Chase became involved in ecclesiastical controversies.  He, a member of the Evangelical wing of the Church, considered the Tractarian movement to be morally and existentially dangerous.  Our saint overstated the case greatly in that matter; he was wrong, actually.  On the other hand, Chase understated the evils of slavery.  Although he opposed slavery and made no excuses for it, our saint challenged abolitionists and was overly diplomatic vis-á-vis the Peculiar Institution of the South in public.  That was a moral failing.

Chase died in Peoria, Illinois, on September 20, 1852.  He was 76 years old.

Chase belongs on my Ecumenical Calendar of Saints’ Days and Holy Days, along with those Tractarians and Roman Catholics he opposed.

KENNETH RANDOLPH TAYLOR

AUGUST 26, 2018 COMMON ERA

PROPER 16:  THE FOURTEENTH SUNDAY AFTER PENTECOST, YEAR B

THE FEAST OF FREDERICK WILLIAM HERZBERGER, U.S. LUTHERAN MINISTER, HUMANITARIAN, AND HYMN TRANSLATOR

THE FEAST OF SAINT LEVKADIA HARASYMIV, UKRAINIAN GREEK CATHOLIC NUN, AND MARTYR, 1952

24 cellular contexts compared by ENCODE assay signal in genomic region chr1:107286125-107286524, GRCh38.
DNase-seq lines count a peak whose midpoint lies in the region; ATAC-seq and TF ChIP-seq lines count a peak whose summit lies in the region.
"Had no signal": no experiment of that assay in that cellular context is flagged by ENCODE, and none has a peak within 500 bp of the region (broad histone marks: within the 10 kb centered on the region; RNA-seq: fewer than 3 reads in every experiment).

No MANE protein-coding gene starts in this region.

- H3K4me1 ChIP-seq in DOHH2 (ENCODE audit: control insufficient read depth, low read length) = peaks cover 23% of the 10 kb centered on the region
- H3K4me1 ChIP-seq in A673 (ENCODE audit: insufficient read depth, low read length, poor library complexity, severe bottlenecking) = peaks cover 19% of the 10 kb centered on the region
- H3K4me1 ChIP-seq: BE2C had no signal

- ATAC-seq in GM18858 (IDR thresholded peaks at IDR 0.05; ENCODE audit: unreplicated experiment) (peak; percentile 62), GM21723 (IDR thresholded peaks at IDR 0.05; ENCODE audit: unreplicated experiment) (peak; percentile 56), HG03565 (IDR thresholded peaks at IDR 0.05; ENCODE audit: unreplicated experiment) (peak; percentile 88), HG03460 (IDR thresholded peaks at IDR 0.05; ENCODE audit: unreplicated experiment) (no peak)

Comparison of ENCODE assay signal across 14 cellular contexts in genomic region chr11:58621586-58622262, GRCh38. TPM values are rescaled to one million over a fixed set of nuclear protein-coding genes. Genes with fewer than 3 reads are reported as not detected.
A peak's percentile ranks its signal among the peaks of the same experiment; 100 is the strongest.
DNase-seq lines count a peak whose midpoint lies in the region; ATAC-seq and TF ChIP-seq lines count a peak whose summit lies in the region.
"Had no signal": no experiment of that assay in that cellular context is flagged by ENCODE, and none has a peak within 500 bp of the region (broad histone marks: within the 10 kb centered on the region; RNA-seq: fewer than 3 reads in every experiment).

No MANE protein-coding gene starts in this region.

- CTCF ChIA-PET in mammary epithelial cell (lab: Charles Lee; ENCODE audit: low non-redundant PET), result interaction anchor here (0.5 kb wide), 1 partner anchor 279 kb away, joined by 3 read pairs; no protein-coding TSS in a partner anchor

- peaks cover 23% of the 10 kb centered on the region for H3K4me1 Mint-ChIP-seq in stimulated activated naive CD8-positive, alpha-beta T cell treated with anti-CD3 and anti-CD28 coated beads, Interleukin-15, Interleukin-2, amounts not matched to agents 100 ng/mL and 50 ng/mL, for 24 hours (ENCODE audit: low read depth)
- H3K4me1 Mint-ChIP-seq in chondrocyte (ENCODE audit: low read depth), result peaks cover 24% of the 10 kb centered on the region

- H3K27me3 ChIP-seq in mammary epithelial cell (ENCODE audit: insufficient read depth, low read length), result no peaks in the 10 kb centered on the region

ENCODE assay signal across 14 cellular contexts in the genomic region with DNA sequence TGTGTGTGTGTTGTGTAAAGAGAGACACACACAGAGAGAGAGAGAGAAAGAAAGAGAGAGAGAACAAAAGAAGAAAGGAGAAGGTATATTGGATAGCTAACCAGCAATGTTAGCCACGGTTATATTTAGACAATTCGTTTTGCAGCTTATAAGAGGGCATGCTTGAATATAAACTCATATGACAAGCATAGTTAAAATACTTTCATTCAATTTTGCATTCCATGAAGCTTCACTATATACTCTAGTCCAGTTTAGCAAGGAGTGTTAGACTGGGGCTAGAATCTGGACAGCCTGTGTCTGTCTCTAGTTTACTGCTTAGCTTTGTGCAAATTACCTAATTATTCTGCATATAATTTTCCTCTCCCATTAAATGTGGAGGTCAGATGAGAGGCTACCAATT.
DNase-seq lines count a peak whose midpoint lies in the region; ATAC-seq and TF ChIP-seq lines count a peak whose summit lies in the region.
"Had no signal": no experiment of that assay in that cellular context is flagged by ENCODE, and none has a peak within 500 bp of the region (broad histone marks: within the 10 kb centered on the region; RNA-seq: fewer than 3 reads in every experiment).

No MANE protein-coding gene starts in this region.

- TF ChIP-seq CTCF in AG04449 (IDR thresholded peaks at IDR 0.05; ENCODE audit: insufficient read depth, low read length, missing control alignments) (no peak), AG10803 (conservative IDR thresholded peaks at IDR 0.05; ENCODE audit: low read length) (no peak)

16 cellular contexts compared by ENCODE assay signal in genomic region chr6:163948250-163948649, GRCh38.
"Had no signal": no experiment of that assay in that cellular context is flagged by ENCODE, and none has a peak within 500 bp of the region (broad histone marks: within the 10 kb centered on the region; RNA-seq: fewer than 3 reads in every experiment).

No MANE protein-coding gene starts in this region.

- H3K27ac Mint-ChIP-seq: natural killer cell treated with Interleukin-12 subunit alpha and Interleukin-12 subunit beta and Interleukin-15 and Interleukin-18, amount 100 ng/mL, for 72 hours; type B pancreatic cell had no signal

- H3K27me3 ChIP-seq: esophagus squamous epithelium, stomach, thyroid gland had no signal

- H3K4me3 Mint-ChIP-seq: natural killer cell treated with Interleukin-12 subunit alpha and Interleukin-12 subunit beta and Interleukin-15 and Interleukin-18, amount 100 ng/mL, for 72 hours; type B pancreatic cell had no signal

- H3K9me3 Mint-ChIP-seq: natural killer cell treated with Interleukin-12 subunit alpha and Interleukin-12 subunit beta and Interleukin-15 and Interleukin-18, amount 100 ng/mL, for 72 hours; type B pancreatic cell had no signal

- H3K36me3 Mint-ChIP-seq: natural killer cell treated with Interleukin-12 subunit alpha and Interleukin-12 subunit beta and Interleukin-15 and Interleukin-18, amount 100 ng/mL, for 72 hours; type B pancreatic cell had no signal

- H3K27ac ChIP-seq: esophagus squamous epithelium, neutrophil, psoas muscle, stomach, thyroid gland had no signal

THE FEAST OF SAINTS LUIGI BELTRAME QUATTROCCHI AND MARIA CORSINI BELTRAME QUATTROCCHI, ITALIAN ROMAN CATHOLIC HUMANITARIANS

THE FEAST OF SAINT TERESA OF JESUS, JORNEY Y IBARS, CATALAN ROMAN CATHOLIC NUN AND CONFOUNDRESS OF THE LITTLE SISTERS OF THE ABANDONED ELDERLY

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Almighty God, whose Son Jesus Christ is the pioneer and perfecter of our faith:

We give you heartfelt thanks for the pioneering spirit of your servant Philander Chase,

and for his zeal in opening new frontiers for the ministry of your Church.

Grant us grace to minister in Christ’s name in every place,

led by bold witnesses to the Gospel of the Prince of Peace,

even Jesus Christ our Lord, who lives and reigns with

you and the Holy Spirit, one God, for ever and ever.  Amen.

Isaiah 44:1-6, 8

Psalm 108:1-6

Acts 18:7-11

Luke 9:1-6

Holy Women, Holy Men:  Celebrating the Saints (2010), 599